Jeff Phillips: Bryson’s Mom


Remember that guy back there? The one at the bend, where the pier becomes the breakers. The one that pretended to be goofy, friendly, with beer on his breath, that asked “can I get some hi-fives up in here?” and you thought, why not be friendly. It’s the 4th. Why be stingy with your palm, why be all closed off? Why walk the rest of the way up to the end of the breakers with a stick up your ass? It was a simple request and we went with it. And we felt bad for a moment, when we hesitated because of the little wound on his hand, that reddened scratch. But that was closer to his wrist. So it wouldn’t make contact. You gave him a hi-five first and it was very hesitant. It was obvious. It was a limp tap. But don’t feel bad. I would’ve done the same had I gone first. I felt bad when I saw that so I gave him a good hearty palm slap.

Then we walked passed him feeling good, like we were one people on this holiday, Americans ready to embrace each other as brothers. And freely dish out hi-fives despite someone being a stranger. Because this is good for countrymen who haven’t ever felt like countrymen because we’ve never had to fight off any invaders before.

That was the guy in the blue tank top. He had a beer in the other hand. I remember thinking “I hope the cops don’t see him and give him a drinking ticket” because he’s having harmless fun. Let him continue.

So we went passed him after the sort of playful toll we paid, then right away met the barricade that blocked off the rest of the breakers because that’s where the fireworks were set up to be lit later, so we turned back, thinking we could wander down to the cove and get out on the water along the sand bar, and so we had to pass that guy again. The guy with the blue tank top we thought was our friend. Until he said “I just went to the bathroom and didn’t wash my hands, so joke’s on you. You guys were great.”

That felt like a betrayal, am I right?

Remember that sort of put a damper on things? We didn’t know what to say. We didn’t say anything, but after we passed back by him we thought of everything we wanted to say like “the real joke will be when they finally let you graduate from high school” and “I’m glad we ran into you again, your mom is looking for you, she wants you to change the bed sheets you peed in since you’ll be sleeping with your sister tonight.” That would have felt great. I don’t know about you but I thought about going back there and throwing down one of those comebacks, but that would’ve been too late. I even secretly wished he would get a drinking ticket, batter down the fun.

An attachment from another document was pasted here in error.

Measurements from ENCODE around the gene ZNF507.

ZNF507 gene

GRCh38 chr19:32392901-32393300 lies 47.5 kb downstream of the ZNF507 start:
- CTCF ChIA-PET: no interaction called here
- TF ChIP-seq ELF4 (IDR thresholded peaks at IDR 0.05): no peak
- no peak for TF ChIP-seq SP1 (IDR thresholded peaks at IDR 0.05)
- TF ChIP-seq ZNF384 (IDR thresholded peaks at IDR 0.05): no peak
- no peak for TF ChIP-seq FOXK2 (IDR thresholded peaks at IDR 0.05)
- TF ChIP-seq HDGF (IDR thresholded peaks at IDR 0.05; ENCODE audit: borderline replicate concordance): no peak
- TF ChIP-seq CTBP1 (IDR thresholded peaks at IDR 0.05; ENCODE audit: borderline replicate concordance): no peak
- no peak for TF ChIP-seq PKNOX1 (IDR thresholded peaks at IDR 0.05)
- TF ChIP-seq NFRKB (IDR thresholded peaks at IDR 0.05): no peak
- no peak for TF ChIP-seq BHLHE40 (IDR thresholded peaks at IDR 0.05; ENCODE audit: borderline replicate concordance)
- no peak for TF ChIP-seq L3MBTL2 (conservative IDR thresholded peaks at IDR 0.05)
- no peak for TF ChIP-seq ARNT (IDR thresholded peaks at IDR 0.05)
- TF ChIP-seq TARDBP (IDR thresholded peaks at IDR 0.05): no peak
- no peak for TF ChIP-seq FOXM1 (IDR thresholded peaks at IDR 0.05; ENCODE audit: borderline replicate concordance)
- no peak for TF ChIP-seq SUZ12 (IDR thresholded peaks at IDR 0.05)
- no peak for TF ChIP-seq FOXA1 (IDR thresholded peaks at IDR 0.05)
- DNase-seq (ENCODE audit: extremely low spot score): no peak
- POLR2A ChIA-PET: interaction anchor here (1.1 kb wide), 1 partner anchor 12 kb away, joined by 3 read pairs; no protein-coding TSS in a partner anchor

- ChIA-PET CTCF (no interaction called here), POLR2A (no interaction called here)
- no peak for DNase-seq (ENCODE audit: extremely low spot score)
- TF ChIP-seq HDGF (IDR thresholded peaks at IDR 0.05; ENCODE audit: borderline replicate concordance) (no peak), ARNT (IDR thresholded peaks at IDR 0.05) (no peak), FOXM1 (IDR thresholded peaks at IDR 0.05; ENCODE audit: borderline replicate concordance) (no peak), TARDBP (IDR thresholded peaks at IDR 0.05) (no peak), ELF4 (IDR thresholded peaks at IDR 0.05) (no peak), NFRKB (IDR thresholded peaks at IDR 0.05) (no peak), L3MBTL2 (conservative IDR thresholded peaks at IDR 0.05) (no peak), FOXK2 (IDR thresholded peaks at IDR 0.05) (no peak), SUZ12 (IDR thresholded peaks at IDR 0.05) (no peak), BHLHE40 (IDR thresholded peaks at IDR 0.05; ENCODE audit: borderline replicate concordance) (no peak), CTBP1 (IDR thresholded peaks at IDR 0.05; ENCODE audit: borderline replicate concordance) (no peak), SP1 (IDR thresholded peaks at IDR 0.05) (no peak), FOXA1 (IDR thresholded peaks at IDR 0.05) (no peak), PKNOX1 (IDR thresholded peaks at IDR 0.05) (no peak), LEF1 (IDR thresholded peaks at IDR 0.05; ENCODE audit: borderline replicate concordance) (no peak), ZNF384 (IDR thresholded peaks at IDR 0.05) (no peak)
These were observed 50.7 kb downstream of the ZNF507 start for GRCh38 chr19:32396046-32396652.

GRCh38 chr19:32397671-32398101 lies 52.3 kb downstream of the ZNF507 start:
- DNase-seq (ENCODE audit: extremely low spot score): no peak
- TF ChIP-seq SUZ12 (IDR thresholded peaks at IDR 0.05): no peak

But you know what I found out? And I’m sort of glad we didn’t say anything. That we just let it go, because this is really fucked up. While you were sitting on the see-saw talking to your mom on the phone, I ran into my cousin working cleanup at the park and I pointed out that guy in the blue tank top to him. I pulled Andy to the start of the pier, pointed at him, and told him what had happened. Andy told me that guy’s name is Bryson and it’s no surprise he’d be a dick like that. Last year at the fireworks, one year ago exactly at this very beach that guy Bryson’s mom got drunk. She was walking up the sidewalk, stumbling around and she saw this little girl, maybe 5 years old. She looked at the girl, made bleary eye contact, and then all of sudden head-butted the girl and the girl fell onto the sidewalk. The pavement clubbed the back of her head and she bled. She bled a lot, but was okay in the end. There was a commotion and Bryson’s mom ran off. It took a few days, Andy thinks it was almost a week later, but they were able to pull her face from the park security cameras and the police went and arrested her in front of Bryson while he was trying to talk his girlfriend at the time into mowing the lawn for him.

His mom cussed at the police, called them “porker jagoffs.” And Bryson may have even laughed, but they took her away and she’s in a woman’s correctional facility for 38 months.

So it makes sense where Bryson gets his humor from, his off-putting style of a joke. And I can’t tell whether Bryson needs the shit kicked out of him to prevent him from fully stepping into the mannerisms of his mother, or if he needs absolutely no attention paid to him whatsoever. So he slips down from his confident ass-clowning, on down through the stages of boisterous overcompensation, to meek and quiet because everything he’s thought of to say hasn’t been met with smiles, applause, or even chastisement. Every thing he’s thought of to say just drifts to where it deflates and deflates him, bringing him back to the right size.

I don’t have the heart to punish Bryson because he has the mother he has, but I do want him to be ashamed of her. Maybe he is already, way down in his subconscious where he won’t even look at it. Maybe if he’s ignored long enough, that lack of attention and lack of energy to feed his shticks will allow room for a flicker. A quick projection of this shame in the form of sick memory.

I’m glad you got to talk to your mom while I learned all of this, because you have a good mom. And we can’t let Bryson spoil the feeling of that.

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